What is it about Scandinavians that give their crime fiction that certain flavor? The cohesiveness of their communities? A willingness to examine ugly facets of human nature in a matter-of-fact way? Their stoic acceptance of the cold? Whatever it is, we're lucky to see more of their books translated into English. One of the newest translations is Strindberg's Star by Jan Wallentin, a best seller in Sweden, France, and Germany. It's a genre-straddler that combines components of a thriller, adventure, and historical fiction with elements of the occult.
The book begins near Falun, Sweden, when a cave diver named Erik Hall takes a solo dive into a long-abandoned and flooded copper mine. There he discovers a corpse. While the body is shockingly well preserved, there are reasons to believe it has been dead for many years. And that's not the only mystery surrounding it: the hands are clutching an ankh, and there is strange writing in the cave.
|Cave diving is extremely dangerous, but doesn't it look fun?|
Erik's discovery becomes a media sensation. Word leaks out about the ankh and other odd findings. Erik meets Don Titelman during the filming of a TV program, and afterward, he pelts Don with phone invitations to come see him. There may be something Erik hasn't shared with journalists. He wants Don's help in interpreting his discoveries.
Wallentin was very ambitious with this debut novel. It's an information-packed and complex plot that involves the Nazis and figures from mythology, set in multiple locations over a century's time, and populated by both real and fictional characters. Let's take a look at the results.
|Likable hero and dastardly villain|
Another problem is the way in which the plot's requirements are met with coincidence and convenience. Don just so happens to pick up a certain object. Luckily, he has a reclusive sister who's a hacker. Eva does something she should have known better than to do.
|Nils Strindberg was|
only 25 when he died
Wallentin, a journalist, knows how to research and write, and Rachel Willson-Broyles provides a smooth translation. The settings are cinematic, and some of them are downright spooky: the flooded copper mine, the cemetery in Ypres, and the Arctic. The physical isolation is exacerbated by cold and darkness or wind and rain or snow. The intrinsic suspense is heightened by the characters' vulnerability. They're stubborn or unduly optimistic; inappropriately dressed, ill-equipped or exhausted.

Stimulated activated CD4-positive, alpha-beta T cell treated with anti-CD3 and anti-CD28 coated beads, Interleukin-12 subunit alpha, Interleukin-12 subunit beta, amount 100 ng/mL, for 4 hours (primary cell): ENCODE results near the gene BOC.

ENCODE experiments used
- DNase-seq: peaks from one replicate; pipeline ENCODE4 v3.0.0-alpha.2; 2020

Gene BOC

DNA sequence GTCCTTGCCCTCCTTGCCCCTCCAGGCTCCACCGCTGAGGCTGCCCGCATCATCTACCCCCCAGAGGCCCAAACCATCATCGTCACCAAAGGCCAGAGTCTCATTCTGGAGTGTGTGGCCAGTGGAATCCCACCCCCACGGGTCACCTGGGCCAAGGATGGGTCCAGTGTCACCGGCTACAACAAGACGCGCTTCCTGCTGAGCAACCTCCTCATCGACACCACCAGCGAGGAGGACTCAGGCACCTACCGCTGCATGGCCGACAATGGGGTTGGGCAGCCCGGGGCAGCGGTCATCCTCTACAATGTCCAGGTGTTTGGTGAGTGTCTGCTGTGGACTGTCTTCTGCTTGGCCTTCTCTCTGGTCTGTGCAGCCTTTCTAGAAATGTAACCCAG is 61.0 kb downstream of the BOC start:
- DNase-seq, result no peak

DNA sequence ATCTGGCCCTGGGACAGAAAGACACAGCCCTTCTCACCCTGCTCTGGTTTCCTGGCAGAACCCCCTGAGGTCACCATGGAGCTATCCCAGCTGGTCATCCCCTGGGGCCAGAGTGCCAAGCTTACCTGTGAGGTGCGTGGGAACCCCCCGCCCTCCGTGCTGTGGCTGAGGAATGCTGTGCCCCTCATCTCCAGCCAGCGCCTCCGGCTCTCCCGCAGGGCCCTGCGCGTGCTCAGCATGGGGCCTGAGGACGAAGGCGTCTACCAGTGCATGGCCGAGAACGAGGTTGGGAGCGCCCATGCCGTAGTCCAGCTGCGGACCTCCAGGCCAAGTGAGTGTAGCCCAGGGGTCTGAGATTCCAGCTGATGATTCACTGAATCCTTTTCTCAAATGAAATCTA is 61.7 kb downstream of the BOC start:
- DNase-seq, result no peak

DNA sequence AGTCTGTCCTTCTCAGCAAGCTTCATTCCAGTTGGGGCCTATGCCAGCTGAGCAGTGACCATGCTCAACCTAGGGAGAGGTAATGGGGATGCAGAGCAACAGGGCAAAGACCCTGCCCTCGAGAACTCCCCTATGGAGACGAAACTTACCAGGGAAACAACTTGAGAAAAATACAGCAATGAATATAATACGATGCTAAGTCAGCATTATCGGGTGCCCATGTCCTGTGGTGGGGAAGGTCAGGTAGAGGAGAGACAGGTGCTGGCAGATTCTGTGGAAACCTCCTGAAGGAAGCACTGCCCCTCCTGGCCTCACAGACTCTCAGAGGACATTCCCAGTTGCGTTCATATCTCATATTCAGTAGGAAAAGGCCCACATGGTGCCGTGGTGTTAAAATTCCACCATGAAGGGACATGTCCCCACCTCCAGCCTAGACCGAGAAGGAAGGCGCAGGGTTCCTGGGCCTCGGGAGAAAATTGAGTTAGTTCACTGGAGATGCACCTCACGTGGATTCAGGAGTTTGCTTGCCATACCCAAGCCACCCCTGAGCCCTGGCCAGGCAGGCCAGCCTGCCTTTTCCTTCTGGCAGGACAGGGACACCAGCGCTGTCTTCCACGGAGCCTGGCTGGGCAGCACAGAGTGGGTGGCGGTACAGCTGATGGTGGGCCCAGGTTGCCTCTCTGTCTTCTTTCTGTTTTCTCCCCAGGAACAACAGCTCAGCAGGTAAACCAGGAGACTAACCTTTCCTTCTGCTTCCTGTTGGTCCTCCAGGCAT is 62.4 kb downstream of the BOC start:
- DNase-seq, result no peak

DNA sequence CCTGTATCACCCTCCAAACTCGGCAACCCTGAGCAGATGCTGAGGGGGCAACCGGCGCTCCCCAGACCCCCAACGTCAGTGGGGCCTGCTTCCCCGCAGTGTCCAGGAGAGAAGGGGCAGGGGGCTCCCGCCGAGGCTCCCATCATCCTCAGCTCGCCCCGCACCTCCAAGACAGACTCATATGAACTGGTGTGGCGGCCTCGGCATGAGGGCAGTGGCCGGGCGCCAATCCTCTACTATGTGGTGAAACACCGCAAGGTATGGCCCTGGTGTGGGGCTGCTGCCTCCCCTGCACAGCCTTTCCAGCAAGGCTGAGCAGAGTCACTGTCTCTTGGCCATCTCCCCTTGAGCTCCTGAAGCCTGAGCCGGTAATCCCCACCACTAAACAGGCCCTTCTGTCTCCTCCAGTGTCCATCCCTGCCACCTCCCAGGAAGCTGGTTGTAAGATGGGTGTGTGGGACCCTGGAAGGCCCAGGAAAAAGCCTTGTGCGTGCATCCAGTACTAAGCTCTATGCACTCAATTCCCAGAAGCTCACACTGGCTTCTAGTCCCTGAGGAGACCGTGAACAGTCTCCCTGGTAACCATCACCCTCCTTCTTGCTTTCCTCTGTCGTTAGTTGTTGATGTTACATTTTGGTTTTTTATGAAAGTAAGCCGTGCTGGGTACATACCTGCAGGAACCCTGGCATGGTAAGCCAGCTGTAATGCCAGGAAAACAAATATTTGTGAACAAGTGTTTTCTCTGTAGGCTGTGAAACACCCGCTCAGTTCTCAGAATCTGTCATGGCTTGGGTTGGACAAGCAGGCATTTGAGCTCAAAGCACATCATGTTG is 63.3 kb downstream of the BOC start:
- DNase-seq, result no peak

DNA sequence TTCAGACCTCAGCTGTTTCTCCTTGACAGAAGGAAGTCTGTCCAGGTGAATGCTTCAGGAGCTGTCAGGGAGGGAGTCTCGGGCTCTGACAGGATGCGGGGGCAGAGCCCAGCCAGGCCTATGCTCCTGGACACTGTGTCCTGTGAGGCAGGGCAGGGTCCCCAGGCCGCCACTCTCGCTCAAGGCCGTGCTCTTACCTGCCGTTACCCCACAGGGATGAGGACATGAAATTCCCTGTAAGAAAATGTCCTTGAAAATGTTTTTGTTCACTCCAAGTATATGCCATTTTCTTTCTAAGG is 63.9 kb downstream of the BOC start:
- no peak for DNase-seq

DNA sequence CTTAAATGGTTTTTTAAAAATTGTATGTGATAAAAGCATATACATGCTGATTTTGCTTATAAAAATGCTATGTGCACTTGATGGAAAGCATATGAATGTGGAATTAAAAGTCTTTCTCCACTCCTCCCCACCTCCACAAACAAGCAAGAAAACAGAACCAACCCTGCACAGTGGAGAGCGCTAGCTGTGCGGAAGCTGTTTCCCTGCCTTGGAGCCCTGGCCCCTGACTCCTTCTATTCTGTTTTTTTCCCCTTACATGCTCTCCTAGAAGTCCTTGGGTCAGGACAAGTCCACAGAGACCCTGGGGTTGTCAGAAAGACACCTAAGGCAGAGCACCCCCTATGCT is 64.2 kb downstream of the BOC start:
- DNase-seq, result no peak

|Tyne Cot cemetery on the Ypres Salient, Belgium|
While the amount of historical information keeps this plot from the quick pacing of a Dan Brown's The Da Vinci Code, this book is not meant to be a simple page-turner. Wallentin utilizes real characters and events in weaving his fictional plot, and he infuses it with the supernatural as do writers such as John Connolly and Dan Simmons. The mythology and literary clues are intriguing, and the properties of the artifacts, both physical and theoretical, are fascinating. Wallentin's book has similarities to Jules Verne's classic science fiction, but it's also similar to Ian Caldwell and Dustin Thomason's literary thriller, The Rule of Four, and books by Francis Clifford and Lionel Davidson because it poses moral questions. Strindberg's Star is an original book that stretches the imagination and exercises the brain.
I'll be thinking about Strindberg's Star. Despite its flaws, it's a timely and worthwhile read. Take it to the beach. The plot's action slows at times so Wallentin can provide fascinating historical background, yet the imaginative plot will keep readers turning these pages. I'll look forward to what Wallentin comes up with next.
Note: I received a free digital galley of Strindberg's Star from Viking Press. The book was published last month. August Strindberg was on Viking's early list of authors, and I wonder what he'd say upon seeing himself, his acquaintance Sven Hedin, and his young relative Nils in this Viking publication.